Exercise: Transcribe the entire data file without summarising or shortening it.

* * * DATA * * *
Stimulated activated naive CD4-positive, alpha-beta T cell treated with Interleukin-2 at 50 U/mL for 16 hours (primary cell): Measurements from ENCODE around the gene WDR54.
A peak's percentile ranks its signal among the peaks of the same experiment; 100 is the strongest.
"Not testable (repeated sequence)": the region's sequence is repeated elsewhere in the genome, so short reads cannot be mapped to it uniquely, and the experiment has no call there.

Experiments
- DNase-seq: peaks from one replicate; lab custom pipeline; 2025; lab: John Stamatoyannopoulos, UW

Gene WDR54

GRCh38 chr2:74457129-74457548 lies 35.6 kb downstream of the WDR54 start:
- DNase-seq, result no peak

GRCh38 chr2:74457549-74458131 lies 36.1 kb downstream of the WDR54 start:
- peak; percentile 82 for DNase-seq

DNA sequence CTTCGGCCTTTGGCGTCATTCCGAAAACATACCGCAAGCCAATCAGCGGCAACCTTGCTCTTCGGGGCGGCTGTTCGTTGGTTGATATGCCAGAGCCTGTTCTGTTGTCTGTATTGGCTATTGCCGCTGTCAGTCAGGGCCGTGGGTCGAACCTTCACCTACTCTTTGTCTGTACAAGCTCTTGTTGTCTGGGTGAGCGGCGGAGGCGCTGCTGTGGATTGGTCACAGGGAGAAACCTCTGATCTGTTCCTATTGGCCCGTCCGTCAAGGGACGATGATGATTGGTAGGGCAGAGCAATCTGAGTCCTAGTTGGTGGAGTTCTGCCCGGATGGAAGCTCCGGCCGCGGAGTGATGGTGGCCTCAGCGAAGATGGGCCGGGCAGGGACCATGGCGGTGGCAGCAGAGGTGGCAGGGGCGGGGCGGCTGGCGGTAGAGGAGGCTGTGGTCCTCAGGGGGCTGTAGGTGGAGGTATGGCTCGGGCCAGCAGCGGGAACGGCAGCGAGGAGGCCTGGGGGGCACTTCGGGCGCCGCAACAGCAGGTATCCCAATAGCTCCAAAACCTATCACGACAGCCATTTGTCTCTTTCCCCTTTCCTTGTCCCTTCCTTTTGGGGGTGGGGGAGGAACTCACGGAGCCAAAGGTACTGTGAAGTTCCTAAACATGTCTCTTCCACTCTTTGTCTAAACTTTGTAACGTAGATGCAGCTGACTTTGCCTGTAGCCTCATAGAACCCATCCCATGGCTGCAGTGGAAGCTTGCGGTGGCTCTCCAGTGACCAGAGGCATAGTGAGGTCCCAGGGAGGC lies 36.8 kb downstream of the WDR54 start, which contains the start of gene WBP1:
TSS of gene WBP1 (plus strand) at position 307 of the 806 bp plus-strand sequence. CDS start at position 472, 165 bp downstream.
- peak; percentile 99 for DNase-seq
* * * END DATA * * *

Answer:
Stimulated activated naive CD4-positive, alpha-beta T cell treated with Interleukin-2 at 50 U/mL for 16 hours (primary cell): Measurements from ENCODE around the gene WDR54.
A peak's percentile ranks its signal among the peaks of the same experiment; 100 is the strongest.
"Not testable (repeated sequence)": the region's sequence is repeated elsewhere in the genome, so short reads cannot be mapped to it uniquely, and the experiment has no call there.

Experiments
- DNase-seq: peaks from one replicate; lab custom pipeline; 2025; lab: John Stamatoyannopoulos, UW

Gene WDR54

GRCh38 chr2:74457129-74457548 lies 35.6 kb downstream of the WDR54 start:
- DNase-seq, result no peak

GRCh38 chr2:74457549-74458131 lies 36.1 kb downstream of the WDR54 start:
- peak; percentile 82 for DNase-seq

DNA sequence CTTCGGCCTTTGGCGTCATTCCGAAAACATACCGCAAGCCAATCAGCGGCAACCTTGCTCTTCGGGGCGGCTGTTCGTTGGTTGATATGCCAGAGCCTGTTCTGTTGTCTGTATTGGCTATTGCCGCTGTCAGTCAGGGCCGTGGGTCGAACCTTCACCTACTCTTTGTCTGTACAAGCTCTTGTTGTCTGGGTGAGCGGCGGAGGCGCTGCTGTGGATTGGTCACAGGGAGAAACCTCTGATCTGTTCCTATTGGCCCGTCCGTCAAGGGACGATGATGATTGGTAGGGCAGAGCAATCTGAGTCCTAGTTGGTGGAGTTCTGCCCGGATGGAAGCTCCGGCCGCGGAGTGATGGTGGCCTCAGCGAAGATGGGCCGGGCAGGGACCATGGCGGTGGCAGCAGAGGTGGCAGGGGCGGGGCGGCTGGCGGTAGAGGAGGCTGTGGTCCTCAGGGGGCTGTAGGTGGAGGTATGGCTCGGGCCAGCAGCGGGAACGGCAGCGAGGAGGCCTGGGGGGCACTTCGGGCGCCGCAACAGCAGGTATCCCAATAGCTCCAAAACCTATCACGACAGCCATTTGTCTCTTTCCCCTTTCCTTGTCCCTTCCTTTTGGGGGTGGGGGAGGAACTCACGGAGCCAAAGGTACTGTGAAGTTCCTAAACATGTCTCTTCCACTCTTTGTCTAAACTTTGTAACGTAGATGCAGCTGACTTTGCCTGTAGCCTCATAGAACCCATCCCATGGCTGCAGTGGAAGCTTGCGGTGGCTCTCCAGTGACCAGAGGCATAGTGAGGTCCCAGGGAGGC lies 36.8 kb downstream of the WDR54 start, which contains the start of gene WBP1:
TSS of gene WBP1 (plus strand) at position 307 of the 806 bp plus-strand sequence. CDS start at position 472, 165 bp downstream.
- peak; percentile 99 for DNase-seq